RehabINK Style Guide – Version 1.0

The style used by RehabINK draws upon “Vancouver Style.” This is a style that provides direction only on referencing; all other aspects of style are at the discretion of the publication.

Vancouver Style is governed by the US National Library of Medicine (NLM), which publishes Citing Medicine in order to provide a style overview and a detailed description of the referencing format of specific publication types. Citing Medicine is directive in some respects, offers options in others, and is silent on others yet. Different institutions have published style guides to fill in the gaps where the NLM has not specified details; these alternative style guides are identified when used as a reference for this document.

The hallmark feature of Vancouver Style is its “citation-sequence” system of referencing, where each reference is indicated by a number in brackets according to the order of appearance in the text.

The two features of Vancouver Style are:

  1. The in-text references (to briefly identify a source in the text), and
  2. the reference list (to provide details of the sources identified in the text).

The core functional elements of Vancouver Style are:

  1. that there is a perfect match between in-text references and the reference list (i.e., every source that is cited in the text is listed in the references; the only references listed are the sources that are cited in the text), and
  2. that a given source is uniquely identified by one number (i.e., if a source is cited multiple times, it will only be identified according to the number assigned for its first citation).

The in-text references are identified by a number surrounded by round brackets, like the mock example that follows this sentence. (1) The Vancouver Community College (2) states that in-text references should appear immediately after an author’s name, if used in the text. Alternatively, the in-text reference should appear immediately after the idea being referenced, (3) and not categorically placed at the end of a sentence. When appropriately placed at the end of a clause or sentence, the in-text citation should appear before colons and semi-colons (4); but after commas and periods. (5)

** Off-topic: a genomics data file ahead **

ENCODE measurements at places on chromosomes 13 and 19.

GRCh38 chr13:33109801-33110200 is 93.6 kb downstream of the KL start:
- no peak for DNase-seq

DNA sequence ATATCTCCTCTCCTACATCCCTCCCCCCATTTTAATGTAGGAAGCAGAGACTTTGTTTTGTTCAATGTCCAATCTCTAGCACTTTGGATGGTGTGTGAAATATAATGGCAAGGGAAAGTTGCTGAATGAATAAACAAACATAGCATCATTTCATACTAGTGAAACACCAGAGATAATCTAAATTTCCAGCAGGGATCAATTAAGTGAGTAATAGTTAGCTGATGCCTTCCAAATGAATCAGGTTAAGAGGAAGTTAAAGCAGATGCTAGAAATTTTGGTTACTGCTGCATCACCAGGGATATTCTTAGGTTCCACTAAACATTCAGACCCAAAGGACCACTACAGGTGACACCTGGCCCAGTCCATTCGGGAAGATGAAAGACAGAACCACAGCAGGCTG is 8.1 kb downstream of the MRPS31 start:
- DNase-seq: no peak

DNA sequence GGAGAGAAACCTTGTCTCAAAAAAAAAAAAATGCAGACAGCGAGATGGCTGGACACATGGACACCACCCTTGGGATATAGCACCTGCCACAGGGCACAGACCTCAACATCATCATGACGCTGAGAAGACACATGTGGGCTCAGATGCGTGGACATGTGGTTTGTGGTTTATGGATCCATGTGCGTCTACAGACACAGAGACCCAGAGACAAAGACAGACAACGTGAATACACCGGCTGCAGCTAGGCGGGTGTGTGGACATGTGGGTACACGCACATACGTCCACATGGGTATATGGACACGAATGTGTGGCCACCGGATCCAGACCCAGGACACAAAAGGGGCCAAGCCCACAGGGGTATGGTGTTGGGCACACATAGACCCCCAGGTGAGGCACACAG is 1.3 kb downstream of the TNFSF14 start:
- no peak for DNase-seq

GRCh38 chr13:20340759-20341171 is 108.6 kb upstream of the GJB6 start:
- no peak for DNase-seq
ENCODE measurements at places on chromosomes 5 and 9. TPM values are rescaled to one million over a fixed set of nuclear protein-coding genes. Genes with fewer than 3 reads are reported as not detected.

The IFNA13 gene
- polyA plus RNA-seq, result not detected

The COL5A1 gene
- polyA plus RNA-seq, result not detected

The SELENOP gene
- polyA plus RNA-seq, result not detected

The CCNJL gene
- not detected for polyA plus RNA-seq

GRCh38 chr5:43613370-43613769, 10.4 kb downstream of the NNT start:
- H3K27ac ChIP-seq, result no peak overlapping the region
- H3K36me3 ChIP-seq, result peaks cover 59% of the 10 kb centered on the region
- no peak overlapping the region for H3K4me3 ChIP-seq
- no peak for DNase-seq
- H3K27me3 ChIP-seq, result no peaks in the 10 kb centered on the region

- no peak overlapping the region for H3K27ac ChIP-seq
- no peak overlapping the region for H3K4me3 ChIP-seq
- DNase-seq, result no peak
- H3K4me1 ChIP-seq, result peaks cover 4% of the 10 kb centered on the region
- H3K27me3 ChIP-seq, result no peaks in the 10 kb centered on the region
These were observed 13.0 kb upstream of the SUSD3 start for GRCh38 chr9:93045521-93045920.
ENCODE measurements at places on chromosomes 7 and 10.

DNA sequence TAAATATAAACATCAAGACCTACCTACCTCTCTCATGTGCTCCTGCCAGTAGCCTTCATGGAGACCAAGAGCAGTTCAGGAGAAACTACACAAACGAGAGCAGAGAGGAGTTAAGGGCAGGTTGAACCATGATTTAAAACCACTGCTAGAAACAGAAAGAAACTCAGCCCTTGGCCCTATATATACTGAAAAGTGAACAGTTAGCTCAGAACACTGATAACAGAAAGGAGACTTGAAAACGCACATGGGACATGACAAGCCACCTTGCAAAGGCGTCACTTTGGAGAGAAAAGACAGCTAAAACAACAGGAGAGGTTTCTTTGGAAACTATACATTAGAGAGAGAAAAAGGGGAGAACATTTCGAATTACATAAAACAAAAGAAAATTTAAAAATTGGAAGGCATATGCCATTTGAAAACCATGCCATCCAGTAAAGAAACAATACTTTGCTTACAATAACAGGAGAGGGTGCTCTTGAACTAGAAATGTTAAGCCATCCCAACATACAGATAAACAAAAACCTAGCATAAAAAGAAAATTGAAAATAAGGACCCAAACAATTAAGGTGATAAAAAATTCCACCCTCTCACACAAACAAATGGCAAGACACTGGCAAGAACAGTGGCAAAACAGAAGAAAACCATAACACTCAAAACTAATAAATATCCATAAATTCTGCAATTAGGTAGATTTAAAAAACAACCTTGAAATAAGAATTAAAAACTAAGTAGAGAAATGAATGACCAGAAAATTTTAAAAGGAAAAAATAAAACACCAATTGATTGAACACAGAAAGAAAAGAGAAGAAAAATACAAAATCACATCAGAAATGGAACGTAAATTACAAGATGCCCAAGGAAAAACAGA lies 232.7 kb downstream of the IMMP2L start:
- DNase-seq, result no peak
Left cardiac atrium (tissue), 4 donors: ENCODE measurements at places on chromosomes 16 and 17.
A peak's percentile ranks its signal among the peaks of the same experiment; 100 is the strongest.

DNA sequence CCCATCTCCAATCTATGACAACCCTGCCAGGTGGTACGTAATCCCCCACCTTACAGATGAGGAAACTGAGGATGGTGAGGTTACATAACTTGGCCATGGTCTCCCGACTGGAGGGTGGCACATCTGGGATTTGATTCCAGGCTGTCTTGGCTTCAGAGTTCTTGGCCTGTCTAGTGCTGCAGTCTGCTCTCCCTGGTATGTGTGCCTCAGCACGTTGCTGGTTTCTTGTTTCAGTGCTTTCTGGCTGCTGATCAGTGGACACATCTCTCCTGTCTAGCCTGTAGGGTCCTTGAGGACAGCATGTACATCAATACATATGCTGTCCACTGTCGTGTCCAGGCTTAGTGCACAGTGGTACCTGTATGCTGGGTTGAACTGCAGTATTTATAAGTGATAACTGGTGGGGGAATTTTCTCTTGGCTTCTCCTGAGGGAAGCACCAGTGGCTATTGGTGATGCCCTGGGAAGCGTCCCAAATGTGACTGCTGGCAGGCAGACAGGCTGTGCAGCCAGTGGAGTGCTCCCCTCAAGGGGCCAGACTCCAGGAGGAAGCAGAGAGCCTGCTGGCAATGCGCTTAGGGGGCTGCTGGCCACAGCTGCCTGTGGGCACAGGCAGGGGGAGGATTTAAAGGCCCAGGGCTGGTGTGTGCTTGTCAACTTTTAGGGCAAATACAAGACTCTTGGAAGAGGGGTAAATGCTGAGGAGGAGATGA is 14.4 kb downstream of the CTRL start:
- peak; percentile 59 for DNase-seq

The reference list appears at the end of the document, and is identified according to the term preferred by the journal. Each source is preceded by its number, but there is no specification of the format (i.e., the punctuation following the numbers or the margins). Meanwhile, the referencing format of publication types is specified in great detail according to the information that must (or can) be included, and the order in which this must be presented.

Vancouver Style has some optional elements that RehabINK can choose to apply, or for which the publication can remain agnostic. These include:

  • Abbreviated journal titles in references is the norm, but not a necessity. These titles are officially chronicled by the NLM, but also derived according to a system of abbreviations that allow an individual to create abbreviated titles.
  • Number of authors listed in references. The author list was originally capped at six (followed by et al.), but the NLM has expanded its guideline to include all authors. That said, journals are given the option to limit author number as they choose fit.
  • Page number references as part of the in-text references. Whereas some journals simply do not allow for this possibility, others request that this be added to the citations in parentheses (see this guide, page 2, for an example).